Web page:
18. Southern Liberal October 11, 2015 10:05 pm

    LOL! His right wing propaganda (which no one is interested in here, making his posting here a waste of his time) has got me rolling on the floor laughing.

  19. Rustbelt Democrat October 11, 2015 10:19 pm

    Unlike our troll here, we are absolutely NOT worshipping anyone as a “God” or “Messiah”.

    rolls eyes in disgust at the trolls nonsense

  20. Rational Lefty October 11, 2015 10:50 pm

    The social gospel found in the New Testament is what shapes our politics.

  21. Princess Leia October 12, 2015 9:10 am

    Well, troll, my friends and I are heading off on a trip together. The Professor is the only one you will be able to argue with until we return.

  22. Ronald October 12, 2015 9:13 am

    Princess Leia, I do not intend to waste my time arguing with Ariel.

    He is incorrigible, and I have better things to do with my time than satisfy his need for responses to his rhetoric!

  23. Mike October 13, 2015 7:53 pm

    “The social gospel found in the New Testament is what shapes our politics.”

    Rational Lefty, I am interested to know what other things found in the New Testament shape your views on another subject other than politics. In other words, are there any other aspects of your life or belief system in which you would claim are shaped by something found in the New Testament, as you say your politics are?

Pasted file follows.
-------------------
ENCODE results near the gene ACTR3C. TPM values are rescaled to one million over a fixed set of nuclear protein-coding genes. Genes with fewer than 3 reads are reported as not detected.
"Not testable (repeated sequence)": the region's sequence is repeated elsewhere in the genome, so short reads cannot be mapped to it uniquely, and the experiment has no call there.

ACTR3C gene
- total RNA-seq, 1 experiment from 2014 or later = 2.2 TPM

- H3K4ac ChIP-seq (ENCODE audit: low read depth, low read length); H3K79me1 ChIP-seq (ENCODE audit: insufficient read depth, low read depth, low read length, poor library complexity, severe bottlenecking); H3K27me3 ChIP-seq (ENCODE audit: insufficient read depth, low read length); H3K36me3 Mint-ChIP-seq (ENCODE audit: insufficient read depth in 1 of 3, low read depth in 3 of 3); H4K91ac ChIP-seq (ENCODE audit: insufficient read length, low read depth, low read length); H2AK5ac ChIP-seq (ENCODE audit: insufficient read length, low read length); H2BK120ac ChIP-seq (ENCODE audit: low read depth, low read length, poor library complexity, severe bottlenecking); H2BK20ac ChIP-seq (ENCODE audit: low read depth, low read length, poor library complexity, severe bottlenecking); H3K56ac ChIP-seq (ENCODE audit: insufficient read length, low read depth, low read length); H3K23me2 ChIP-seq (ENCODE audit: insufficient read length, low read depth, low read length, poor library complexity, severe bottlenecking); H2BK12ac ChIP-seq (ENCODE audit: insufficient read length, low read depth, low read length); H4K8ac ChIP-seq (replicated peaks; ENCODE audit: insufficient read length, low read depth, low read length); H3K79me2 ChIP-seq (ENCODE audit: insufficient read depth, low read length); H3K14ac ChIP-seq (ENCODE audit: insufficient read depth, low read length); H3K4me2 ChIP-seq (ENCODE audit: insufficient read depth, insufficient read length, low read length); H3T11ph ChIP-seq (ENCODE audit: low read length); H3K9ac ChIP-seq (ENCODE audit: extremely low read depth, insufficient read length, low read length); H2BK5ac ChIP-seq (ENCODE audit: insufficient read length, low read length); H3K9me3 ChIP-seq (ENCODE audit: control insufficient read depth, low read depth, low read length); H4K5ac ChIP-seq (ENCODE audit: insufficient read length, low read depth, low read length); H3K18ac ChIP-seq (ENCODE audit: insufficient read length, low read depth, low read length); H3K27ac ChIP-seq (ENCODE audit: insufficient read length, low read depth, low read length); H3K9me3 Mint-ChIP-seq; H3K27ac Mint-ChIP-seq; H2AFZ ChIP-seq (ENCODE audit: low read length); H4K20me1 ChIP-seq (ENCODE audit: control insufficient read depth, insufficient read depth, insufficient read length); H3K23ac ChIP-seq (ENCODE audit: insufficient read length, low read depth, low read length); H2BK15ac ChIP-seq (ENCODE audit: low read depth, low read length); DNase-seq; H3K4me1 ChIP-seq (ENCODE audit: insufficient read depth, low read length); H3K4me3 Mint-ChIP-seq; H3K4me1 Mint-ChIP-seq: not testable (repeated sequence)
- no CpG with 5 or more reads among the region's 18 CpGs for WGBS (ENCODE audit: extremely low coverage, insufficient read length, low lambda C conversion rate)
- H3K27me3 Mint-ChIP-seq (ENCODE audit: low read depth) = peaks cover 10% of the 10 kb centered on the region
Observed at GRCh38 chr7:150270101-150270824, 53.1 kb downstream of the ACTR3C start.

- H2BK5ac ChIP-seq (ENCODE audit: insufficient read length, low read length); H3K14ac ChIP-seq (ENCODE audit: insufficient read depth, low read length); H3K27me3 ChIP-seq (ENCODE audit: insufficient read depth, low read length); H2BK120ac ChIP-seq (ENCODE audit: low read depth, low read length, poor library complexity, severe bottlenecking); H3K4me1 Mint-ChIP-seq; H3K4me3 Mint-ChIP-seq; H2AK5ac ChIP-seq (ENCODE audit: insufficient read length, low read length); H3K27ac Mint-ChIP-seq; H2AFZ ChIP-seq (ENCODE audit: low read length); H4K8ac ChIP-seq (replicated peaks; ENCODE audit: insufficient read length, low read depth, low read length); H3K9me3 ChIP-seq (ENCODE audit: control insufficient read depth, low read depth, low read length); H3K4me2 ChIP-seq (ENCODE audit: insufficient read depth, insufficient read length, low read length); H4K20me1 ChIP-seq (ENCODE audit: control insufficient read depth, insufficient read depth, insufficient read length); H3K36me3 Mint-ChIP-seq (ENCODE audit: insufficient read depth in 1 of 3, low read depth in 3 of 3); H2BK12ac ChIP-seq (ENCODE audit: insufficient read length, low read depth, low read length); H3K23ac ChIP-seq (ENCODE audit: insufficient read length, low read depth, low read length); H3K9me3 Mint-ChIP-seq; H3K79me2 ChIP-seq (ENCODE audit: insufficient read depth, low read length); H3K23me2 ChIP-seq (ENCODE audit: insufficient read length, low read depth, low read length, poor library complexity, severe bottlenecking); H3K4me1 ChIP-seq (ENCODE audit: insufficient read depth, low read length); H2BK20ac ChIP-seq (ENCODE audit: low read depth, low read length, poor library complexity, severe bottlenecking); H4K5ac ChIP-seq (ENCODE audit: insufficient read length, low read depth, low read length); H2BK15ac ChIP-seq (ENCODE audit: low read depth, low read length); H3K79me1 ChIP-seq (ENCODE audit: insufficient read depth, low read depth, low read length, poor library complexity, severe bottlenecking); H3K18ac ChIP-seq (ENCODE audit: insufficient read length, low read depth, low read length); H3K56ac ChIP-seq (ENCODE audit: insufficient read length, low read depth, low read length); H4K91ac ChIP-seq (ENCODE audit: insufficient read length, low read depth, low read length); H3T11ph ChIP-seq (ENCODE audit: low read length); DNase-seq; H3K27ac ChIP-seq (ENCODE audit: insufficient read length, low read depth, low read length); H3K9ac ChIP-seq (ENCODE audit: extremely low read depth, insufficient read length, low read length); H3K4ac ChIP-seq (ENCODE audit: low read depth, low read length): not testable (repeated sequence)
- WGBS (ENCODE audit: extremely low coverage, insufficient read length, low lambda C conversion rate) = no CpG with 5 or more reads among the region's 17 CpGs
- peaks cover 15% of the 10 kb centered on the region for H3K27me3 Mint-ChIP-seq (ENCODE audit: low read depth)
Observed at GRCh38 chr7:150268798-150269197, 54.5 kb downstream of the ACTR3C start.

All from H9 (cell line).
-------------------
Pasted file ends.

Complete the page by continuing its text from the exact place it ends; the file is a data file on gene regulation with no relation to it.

24. Ronald October 13, 2015 8:09 pm

    Mike, I have never felt any particular aspect of my life has been shaped by religious beliefs, other than my view that we must help the needy, the poor, and disadvantaged.

  25. Rational Lefty October 16, 2015 9:15 pm

    Even though I’m agnostic, I can clearly see that the New Testament has an overall message of helping those less fortunate and, of the two political parties, the Democratic Party is on the side of the poor, which is why I choose to vote for Democrats.

  26. Mike October 16, 2015 10:09 pm

    Rational Lefty, I appreciate your reply.

    Indeed in the New Testament there is much teaching regarding serving those less fortunate than yourself. On that we agree, and that fact helps me to shape my own political views. The Democratic party does in some areas, promote more economic mobility for those near the bottom than the GOP.

    However, I think there may be some inconsistency in your original comment regarding the Social Gospel movement. (When you say that it is what shapes your politics) The way you explain it makes it sound as if you read the NT, notice the Social Gospel trend, and thus form your political view based on that. In this case, the NT is your authority; it is the path which you walk on to influence your ideology. But in your own words you are an agnostic, so obviously the NT is not your authority, as it would be for a Christian.